Negotiating and drafting a purchase agreement of a business for sale is obviously a critical component to the business buying process. Buyers often ask me how much the attorney fees will be and unfortunately, that is a very open ended question.
A lot depends upon the extent to which you involve your attorney in the process. If you take the attitude of simply handing over the entire negotiations to them, you are going to incur a whopper of a bill for their services. Besides their costs (justified or not), I have yet to encounter too many attorneys who are anywhere near as effective as a savvy buyer at negotiating the deal terms.
Deals get done between buyers and sellers. Not attorneys, accountants or brokers. While they have their roles, the two key parties to the deal,
the one who is buying and the one who is selling are the people that can make it happen and get the deal to the closing table.
Attorneys have their role undoubtedly, but to me, that should be limited to three main areas: First, to scribe the deal terms that a buyer and a seller have agreed to in legalese that is crystal clear. Second, to be certain that the agreement properly protects you through to the closing regarding due diligence and the satisfaction of all deal terms as well as post closing should any situations arise where the seller may be in breach of the deal. Finally, to be certain that all necessary closing documents are included and all you are in full compliance of all legal issues.
In most cases, it is not necessary for any attorney to draft a brand new purchase agreement, besides, even if they say they will, they will use a lot of boilerplate language. To this point, if there is a business broker involved in the deal, they will certainly have an agreement that can work as a template for you, in most deals. There are however several additional and important clauses to add including:
- All conditions and contingencies that are particular to the business you are planning to acquire.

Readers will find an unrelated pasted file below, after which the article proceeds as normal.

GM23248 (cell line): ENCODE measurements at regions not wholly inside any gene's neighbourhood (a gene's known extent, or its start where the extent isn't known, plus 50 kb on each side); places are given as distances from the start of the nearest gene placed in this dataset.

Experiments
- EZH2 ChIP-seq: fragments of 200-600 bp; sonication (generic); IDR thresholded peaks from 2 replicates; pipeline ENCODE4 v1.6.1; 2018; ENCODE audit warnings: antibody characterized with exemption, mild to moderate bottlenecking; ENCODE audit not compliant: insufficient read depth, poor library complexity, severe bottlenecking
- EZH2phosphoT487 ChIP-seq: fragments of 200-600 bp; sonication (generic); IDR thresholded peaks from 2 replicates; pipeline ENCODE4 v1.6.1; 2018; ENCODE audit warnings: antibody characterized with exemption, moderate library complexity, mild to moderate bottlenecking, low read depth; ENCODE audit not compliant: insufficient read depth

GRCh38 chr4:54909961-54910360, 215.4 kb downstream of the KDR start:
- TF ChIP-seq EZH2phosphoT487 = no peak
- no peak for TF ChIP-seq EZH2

- Due diligence language that is entirely in you favor – including a proper timeline to complete your review and the ability to walk from the deal through to the end of the due diligence period for any reason, at your sole discretion, and to receive the full return of any deposits made.
Never allow there to be parameters that you must for example “accept” the financials if they are within x percentage (a common clause in broker contracts).
This makes no sense. If the numbers are correct but you uncover that one client represents sixty percent of the volume, or any other possible “deal-breakers”, you certainly cannot be bound to the deal.
Some broker contracts include clauses whereby the buyer could potentially be liable for the broker’s commission or may allow the broker to put a lien on the business if the seller doesn’t pay them.
Again, this is completely ridiculous. The broker’s deal outlining the terms of their arrangement with the seller is a separate agreement between them. The purchase agreement is only between the buyer and seller (the broker is not a party to it). If there is an issue between them, it is their problem, not yours as long as you did not collude with the seller in any way (i.e. circumvented the broker or by breaking the non-disclosure agreement you signed with the broker in any way).
If the seller doesn’t pay the broker for whatever reason, they have to fight it out, and allowing yourself to potentially be on the hook for their fees or letting the broker put a lien on the business after you buy it is not only dangerous, it simply doesn’t make sense.
Outside of these points,
a template purchase agreement available from most business brokers is a perfect starting point upon which your attorney can fill out the rest of the agreement.
And, by making sure you negotiate with the seller directly and using your attorney for drafting and including the legal points, or to only get involved where you simply cannot resolve a point with the other party, you will keep your legal costs down and have a solid agreement in place.